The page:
My improved construction has many advantages over the commonly used surgical sponge. Among these are: First, that it practically eliminates danger of losing a sponge. Second, if the improbable should occur and a sponge is left in the body of a patient this would be instantly detected by an X-ray, as the metallic clip would be clearly visible. Third, cleansing and sterilization of the sponge is easily and quickly effected.

What I claim as my invention is:

1. A surgical sponge comprising a. rounded body of synthetic resilient sponge material, a clip embracing opposite sides of a portion of said body and clamping the same therebetween to be securely attached thereto, an operating handle, a socket on said handle for detachably engaging said clip, and means for locking said clip in said socket by the relative rotation of said handle.

2. A surgical sponge comprising a body of synthetic resilient sponge material, a sheet metal clip embracing opposite sides of a portion of said body and tied together to clamp said portion therebetween, said clip having a rounded portion at its outer end, a socket member transversely slidably engaging said rounded portion, and a handle threadedly engaging said socket member and adapted to detachably lock said clip in engagement therewith.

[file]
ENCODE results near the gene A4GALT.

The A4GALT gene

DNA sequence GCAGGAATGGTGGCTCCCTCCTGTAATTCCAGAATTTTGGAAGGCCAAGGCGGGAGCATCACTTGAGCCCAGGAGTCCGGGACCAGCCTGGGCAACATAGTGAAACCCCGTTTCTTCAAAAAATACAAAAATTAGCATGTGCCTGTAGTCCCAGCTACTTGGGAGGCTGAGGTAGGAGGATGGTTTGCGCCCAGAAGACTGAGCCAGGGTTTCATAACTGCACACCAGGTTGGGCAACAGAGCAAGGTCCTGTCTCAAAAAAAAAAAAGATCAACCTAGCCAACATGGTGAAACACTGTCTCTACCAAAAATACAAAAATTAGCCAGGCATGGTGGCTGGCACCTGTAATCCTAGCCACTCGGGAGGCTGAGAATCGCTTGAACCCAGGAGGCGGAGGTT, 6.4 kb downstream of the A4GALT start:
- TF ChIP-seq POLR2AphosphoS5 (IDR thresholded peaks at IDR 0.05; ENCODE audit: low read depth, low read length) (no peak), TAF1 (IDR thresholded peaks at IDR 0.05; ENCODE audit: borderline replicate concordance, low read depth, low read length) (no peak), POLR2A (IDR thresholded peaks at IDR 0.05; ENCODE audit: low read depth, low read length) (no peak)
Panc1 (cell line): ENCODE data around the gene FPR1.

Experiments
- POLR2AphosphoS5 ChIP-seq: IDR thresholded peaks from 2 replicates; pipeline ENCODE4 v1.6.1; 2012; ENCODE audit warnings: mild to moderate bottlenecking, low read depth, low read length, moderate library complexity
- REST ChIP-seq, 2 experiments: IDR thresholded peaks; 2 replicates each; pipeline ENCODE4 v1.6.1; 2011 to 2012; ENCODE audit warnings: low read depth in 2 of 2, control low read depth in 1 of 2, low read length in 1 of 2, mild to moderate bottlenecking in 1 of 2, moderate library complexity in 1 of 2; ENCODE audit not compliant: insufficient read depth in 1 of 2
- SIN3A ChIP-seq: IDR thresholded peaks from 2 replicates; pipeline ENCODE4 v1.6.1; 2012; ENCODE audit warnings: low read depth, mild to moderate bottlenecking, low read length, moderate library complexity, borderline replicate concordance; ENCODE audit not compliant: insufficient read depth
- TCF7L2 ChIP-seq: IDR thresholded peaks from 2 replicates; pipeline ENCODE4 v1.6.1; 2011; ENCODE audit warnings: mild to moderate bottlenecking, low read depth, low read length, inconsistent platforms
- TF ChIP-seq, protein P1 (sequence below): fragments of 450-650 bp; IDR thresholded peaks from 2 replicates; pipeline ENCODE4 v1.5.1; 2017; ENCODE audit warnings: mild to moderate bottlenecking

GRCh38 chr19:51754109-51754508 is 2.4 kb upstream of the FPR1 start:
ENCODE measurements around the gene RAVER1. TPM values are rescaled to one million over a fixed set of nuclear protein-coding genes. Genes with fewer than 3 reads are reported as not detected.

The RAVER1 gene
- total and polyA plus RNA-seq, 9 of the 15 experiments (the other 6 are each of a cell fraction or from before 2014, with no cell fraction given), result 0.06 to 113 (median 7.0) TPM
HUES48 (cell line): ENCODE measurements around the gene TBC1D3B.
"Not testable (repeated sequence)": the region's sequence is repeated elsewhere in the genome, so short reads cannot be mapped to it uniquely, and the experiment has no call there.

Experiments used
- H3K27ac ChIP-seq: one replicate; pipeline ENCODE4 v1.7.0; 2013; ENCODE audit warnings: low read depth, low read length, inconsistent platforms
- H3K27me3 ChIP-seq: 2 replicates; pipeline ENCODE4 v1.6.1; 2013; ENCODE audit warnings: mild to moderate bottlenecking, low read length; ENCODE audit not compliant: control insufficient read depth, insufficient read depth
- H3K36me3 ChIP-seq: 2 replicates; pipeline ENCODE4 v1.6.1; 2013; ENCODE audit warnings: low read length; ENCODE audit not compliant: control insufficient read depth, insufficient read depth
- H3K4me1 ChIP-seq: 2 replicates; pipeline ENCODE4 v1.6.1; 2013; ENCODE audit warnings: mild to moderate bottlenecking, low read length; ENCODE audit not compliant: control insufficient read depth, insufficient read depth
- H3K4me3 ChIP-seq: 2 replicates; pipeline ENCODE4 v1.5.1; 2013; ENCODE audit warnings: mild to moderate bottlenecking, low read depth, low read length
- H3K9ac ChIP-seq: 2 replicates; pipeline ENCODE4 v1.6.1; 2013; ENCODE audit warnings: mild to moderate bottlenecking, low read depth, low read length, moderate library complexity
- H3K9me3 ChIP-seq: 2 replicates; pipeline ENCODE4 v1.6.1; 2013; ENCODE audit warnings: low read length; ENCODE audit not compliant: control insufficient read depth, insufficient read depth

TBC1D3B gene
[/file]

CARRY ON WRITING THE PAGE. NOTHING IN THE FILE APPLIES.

Referenced by
Citing PatentFiling datePublication dateApplicantTitle
US2514481 *Mar 27, 1948Jul 11, 1950Ellinger Flora HScouring pad gripper and locking and manipulating device therefor
US3324855 *Jan 12, 1965Jun 13, 1967Heimlich Henry JSurgical sponge stick
US3777760 *Sep 9, 1971Dec 11, 1973Essner HSurgical stick
US3965907 *Jan 8, 1975Jun 29, 1976The Kendall CompanySurgical sponge
US5522795 *Jan 25, 1993Jun 4, 1996United States Surgical CorporationEndoscopic swab device
US5938438 *May 8, 1998Aug 17, 1999Young Dental Manufacturing CompanyDental compound applicator
US6145154 *May 13, 1999Nov 14, 2000Blair; JosephinePersonal hygiene device
US6620132Jul 13, 1999Sep 16, 2003Joseph I. SkowSurgical irrigation device
US7175594Jan 21, 2003Feb 13, 2007Foulkes Richard BOphthalmic sulcus speculum
US7401374 *Apr 25, 2003Jul 22, 2008Zynon Technologies, LlcArticle for cleaning optical fibers
US7685668Apr 11, 2008Mar 30, 2010Zynon Technologies, LlcArticle for cleaning optical fibers
US8185997 *May 29, 2012New Wave Surgical CorporationMethod and apparatus for cleaning the interior cannula of laparoscopic and endoscopic access devices
US20030171656 *Jan 21, 2003Sep 11, 2003Foulkes Richard B.Ophthalmic sulcus speculum
US20030203180 *Apr 25, 2003Oct 30, 2003Tourigny Jay S.Article for cleaning optical fibers
US20070179346 *Jan 4, 2007Aug 2, 2007Foulkes Richard BOphthalmic sulcus speculum
US20080184513 *Apr 11, 2008Aug 7, 2008Tourigny Jay SArticle for cleaning optical fibers
US20090113644 *Oct 30, 2008May 7, 2009New Wave SurgicalMethod and apparatus for cleaning the interior cannula of laparoscopic and endoscopic access devices
US20110077468 *Mar 31, 2011Finger Paul TDrug eluting eyelid speculum
US20120003605 *Oct 15, 2010Jan 5, 2012Johnsen James BEndodontic diagnostic instrument
EP0355554A1 *Aug 7, 1989Feb 28, 1990Sealed Air CorporationMedical sponge and method of making same
U.S. Classification604/1, 15/244.1
International ClassificationA61F13/20
Cooperative ClassificationA61F13/20
European ClassificationA61F13/20